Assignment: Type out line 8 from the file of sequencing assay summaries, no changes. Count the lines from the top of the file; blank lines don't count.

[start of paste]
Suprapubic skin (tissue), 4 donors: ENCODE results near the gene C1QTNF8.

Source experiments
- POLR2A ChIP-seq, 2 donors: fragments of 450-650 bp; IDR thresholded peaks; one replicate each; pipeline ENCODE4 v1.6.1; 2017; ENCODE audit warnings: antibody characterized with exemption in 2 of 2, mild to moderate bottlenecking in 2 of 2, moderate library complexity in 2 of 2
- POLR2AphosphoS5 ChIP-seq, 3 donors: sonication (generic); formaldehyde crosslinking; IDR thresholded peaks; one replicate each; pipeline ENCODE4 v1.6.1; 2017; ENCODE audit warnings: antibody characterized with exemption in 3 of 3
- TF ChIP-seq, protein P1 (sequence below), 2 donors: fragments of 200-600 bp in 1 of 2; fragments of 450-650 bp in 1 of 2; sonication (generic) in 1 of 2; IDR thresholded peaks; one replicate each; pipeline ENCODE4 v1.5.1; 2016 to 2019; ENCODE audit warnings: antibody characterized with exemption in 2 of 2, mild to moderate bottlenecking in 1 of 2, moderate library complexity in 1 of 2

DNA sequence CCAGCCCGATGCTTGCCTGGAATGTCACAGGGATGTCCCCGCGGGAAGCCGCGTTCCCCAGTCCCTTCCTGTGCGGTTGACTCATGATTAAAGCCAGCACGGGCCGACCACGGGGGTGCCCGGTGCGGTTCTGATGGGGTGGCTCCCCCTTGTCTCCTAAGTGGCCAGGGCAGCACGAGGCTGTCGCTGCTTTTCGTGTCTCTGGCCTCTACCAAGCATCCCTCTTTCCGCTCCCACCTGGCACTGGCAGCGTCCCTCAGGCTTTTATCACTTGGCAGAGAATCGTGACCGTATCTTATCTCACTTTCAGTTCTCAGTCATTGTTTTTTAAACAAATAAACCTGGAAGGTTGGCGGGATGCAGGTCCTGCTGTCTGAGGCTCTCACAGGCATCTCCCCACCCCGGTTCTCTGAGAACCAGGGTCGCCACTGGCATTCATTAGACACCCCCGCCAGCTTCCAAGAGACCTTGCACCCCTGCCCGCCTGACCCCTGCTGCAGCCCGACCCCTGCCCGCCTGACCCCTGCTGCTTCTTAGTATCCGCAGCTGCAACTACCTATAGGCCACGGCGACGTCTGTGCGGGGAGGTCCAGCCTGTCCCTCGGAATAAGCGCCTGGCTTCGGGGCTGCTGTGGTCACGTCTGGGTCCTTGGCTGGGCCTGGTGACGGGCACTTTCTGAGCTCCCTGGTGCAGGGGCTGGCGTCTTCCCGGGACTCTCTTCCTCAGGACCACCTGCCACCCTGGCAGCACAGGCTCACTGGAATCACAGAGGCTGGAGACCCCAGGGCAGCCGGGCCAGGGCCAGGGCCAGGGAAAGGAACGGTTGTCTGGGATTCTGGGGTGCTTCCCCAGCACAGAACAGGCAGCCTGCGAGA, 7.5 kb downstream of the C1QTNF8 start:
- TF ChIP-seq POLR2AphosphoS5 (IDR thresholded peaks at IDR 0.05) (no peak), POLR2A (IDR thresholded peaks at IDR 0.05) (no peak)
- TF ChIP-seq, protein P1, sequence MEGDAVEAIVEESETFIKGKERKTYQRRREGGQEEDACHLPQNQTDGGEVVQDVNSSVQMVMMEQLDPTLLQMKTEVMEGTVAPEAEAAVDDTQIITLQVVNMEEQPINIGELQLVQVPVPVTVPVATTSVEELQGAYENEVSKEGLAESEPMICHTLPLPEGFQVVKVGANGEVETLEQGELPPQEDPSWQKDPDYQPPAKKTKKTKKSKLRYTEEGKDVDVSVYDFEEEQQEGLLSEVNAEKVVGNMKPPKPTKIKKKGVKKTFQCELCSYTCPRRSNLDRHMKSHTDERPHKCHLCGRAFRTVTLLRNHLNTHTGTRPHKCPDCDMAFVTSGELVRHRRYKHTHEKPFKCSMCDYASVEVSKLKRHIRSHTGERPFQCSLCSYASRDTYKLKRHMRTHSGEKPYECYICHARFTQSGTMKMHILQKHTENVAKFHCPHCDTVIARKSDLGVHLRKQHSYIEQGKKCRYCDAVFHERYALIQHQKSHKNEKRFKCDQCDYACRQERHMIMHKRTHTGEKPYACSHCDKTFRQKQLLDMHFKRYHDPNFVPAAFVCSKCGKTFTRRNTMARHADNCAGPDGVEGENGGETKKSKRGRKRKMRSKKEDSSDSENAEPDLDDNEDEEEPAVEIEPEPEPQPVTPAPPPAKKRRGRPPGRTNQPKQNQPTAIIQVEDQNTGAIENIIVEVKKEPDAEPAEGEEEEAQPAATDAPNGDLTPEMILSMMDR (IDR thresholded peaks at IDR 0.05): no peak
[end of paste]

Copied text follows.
- TF ChIP-seq, protein P1, sequence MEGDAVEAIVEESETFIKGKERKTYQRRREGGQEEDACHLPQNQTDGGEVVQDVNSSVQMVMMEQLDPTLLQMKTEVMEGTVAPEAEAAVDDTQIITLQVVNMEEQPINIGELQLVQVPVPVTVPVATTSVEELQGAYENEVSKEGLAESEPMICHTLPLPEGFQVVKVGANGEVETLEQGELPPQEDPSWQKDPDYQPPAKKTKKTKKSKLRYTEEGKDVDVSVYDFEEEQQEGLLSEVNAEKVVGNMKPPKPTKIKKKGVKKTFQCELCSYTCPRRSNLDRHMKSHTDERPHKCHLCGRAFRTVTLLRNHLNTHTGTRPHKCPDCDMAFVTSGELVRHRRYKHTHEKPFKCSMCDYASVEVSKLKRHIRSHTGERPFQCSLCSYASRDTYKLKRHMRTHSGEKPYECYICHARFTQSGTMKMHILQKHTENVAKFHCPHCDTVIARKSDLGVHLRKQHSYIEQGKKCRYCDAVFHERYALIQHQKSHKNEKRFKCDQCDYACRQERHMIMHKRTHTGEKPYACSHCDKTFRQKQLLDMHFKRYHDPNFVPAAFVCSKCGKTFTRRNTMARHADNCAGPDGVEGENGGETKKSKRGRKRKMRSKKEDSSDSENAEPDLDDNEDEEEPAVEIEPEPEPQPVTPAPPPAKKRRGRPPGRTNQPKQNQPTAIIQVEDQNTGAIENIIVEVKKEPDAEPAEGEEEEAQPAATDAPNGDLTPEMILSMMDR (IDR thresholded peaks at IDR 0.05): no peak